VIDEO: Yes or no to the Mono?

We know the US Army is looking for a new breakthrough in rotorcraft performance. Helicopters may be the most efficient way to hover and move vertically, but they are slow and don’t go very far. The world’s biggest helicopter makers understand the problem, and have proposed a wide range of solutions, including coaxial/compound rotors (think Sikorsky S-97, Piasecki X-49, Eurocopter X3), Bell’s proposed hybrid tandem rotor, and Bell and Boeing’s dual and quad tiltrotors. Each attempts to make the aircraft faster and longer-range, with some level of trade-off with efficiency in hover.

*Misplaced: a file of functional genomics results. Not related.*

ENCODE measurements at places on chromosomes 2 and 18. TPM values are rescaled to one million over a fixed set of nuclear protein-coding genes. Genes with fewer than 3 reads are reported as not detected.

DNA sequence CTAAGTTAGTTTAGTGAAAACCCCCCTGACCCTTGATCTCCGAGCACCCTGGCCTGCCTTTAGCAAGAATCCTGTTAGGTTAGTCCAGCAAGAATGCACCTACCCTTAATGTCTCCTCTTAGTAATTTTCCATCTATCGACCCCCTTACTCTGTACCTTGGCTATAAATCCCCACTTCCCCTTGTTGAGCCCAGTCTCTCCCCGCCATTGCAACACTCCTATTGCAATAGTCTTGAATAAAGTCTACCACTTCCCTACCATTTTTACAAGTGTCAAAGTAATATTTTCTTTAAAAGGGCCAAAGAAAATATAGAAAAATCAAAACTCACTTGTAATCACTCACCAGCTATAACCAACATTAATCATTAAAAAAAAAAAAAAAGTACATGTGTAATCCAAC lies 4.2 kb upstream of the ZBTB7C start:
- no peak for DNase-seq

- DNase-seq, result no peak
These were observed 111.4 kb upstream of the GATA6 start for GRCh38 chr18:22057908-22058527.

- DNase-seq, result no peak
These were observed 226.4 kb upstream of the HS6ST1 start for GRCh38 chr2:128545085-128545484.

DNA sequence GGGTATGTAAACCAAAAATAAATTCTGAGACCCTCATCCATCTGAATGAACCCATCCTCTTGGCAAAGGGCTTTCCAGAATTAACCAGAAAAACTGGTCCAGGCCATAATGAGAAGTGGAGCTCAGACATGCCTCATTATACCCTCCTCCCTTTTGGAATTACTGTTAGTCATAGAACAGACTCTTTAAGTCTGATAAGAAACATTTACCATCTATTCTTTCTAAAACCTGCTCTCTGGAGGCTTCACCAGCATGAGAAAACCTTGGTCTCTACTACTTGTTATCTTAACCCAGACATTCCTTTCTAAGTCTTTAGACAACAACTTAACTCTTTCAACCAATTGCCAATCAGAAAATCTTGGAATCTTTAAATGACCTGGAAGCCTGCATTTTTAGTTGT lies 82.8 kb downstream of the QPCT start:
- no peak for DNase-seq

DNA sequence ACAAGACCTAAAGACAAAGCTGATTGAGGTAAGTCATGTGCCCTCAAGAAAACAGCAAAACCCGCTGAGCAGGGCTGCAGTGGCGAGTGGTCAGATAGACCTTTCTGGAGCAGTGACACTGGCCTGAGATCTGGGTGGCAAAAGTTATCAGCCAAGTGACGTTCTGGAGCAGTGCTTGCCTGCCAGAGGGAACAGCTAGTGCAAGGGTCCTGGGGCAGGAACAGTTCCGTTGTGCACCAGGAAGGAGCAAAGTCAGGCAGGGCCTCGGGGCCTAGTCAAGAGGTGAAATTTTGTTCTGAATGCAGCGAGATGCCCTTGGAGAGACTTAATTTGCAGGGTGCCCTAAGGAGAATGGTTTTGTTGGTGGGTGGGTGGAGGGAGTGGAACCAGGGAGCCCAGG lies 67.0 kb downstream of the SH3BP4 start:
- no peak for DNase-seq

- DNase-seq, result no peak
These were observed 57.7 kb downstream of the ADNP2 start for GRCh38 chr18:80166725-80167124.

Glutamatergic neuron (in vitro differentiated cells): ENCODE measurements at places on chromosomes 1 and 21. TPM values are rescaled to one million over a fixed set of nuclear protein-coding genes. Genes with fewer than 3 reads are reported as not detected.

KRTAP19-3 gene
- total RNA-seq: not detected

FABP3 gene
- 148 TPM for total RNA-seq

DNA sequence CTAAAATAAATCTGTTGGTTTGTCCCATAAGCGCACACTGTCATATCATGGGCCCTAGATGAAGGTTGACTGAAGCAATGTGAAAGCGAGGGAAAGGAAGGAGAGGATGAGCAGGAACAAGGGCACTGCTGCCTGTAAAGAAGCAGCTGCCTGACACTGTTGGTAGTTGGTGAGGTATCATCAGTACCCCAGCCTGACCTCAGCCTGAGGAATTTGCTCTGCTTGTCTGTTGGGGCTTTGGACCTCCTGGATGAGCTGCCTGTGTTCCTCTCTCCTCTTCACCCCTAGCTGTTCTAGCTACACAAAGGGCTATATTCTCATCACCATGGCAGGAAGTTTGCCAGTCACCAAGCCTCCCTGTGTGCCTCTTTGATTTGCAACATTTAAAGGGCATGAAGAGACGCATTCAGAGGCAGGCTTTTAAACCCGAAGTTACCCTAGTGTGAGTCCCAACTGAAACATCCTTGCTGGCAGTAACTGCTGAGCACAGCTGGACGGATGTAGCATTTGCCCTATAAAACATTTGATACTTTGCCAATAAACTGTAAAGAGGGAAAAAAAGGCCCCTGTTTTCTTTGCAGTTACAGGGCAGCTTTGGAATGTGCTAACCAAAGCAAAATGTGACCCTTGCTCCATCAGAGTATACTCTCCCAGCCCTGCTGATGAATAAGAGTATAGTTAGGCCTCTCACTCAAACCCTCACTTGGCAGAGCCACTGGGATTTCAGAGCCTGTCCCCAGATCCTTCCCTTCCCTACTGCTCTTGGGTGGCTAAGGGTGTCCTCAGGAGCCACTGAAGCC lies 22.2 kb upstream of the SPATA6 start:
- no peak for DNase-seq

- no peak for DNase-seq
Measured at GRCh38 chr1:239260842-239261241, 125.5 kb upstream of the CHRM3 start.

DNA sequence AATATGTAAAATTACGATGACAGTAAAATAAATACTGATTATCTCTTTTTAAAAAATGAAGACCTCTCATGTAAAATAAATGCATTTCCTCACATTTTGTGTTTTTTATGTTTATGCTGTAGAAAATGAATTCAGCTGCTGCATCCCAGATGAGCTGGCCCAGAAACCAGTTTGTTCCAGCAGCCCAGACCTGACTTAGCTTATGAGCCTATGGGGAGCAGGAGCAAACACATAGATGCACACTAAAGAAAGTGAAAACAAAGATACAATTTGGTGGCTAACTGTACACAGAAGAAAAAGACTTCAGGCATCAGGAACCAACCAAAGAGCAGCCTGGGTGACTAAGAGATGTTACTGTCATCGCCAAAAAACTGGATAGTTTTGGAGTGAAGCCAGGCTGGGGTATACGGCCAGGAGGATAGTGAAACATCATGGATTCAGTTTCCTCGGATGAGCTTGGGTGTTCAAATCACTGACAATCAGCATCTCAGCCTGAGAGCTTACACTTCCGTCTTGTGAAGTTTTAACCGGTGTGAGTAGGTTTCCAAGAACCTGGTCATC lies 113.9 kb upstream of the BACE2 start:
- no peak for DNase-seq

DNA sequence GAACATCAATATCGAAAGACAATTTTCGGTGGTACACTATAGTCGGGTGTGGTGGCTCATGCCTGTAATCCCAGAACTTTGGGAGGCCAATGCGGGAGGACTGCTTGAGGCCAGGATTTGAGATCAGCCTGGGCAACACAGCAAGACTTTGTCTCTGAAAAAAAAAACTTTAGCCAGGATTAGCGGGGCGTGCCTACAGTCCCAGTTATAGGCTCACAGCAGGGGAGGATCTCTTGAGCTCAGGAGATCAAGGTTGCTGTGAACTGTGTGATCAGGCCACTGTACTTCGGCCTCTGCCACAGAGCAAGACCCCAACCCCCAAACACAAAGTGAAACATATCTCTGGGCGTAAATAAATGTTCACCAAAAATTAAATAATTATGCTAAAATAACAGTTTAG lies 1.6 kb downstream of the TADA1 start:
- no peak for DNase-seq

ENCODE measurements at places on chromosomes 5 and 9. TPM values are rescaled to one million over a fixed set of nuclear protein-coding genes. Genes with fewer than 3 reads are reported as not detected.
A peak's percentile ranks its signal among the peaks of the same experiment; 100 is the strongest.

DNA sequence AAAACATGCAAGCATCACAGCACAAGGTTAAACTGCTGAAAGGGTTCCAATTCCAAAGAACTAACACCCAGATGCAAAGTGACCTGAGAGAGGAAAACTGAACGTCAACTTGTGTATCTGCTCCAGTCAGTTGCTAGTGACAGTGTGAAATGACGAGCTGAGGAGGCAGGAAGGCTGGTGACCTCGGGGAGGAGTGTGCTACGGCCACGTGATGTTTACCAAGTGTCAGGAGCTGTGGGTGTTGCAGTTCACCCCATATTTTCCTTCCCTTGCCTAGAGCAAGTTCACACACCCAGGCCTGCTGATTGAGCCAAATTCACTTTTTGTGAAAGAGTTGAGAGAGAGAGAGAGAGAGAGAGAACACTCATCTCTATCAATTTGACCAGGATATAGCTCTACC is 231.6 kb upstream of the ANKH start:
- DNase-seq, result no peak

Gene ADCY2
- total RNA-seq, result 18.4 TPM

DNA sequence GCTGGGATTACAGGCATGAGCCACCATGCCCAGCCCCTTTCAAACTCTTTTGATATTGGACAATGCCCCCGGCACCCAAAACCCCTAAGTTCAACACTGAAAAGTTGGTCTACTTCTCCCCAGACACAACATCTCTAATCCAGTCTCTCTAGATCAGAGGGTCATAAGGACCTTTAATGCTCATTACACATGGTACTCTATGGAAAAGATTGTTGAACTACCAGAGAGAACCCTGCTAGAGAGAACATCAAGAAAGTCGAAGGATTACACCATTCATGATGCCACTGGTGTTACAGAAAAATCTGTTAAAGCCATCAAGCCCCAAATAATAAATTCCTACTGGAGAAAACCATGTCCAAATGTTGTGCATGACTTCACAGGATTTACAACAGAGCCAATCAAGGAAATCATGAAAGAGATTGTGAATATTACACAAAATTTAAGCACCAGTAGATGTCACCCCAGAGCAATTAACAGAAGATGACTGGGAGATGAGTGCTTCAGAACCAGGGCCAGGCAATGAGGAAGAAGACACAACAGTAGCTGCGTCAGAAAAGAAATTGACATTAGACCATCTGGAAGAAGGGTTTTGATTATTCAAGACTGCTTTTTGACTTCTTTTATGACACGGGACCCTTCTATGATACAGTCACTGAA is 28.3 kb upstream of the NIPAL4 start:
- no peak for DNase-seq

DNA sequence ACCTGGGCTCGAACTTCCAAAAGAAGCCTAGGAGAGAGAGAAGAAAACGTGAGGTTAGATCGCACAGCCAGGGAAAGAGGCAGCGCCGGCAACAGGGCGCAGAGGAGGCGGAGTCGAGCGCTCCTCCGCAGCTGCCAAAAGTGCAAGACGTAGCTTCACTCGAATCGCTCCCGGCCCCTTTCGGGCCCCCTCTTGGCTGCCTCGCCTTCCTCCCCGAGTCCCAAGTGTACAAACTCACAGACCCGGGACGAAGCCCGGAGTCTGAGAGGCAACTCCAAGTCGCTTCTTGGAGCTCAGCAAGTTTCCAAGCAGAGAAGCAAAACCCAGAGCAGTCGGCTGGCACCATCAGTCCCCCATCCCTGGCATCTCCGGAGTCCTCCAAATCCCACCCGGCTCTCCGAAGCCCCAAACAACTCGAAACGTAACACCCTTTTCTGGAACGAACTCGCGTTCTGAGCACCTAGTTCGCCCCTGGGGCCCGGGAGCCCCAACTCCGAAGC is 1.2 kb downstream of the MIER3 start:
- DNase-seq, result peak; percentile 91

There is perhaps another answer, and it comes from the perhaps unlikely inventor Douglas Baldwin — a former member of the F-22 system program office. As the founder of Baldwin Technology, for the last decade Baldwin has spent about $2.6 million of the government’s money to develop a concept for a mono tiltrotor, which he claims would be at least half the size, one-third the gross weight and one-third more fuel efficient than current rotorcraft. More interestingly, the mono tiltrotor concept adds a new configuration to the long list of vertical takeoff and landing designs.



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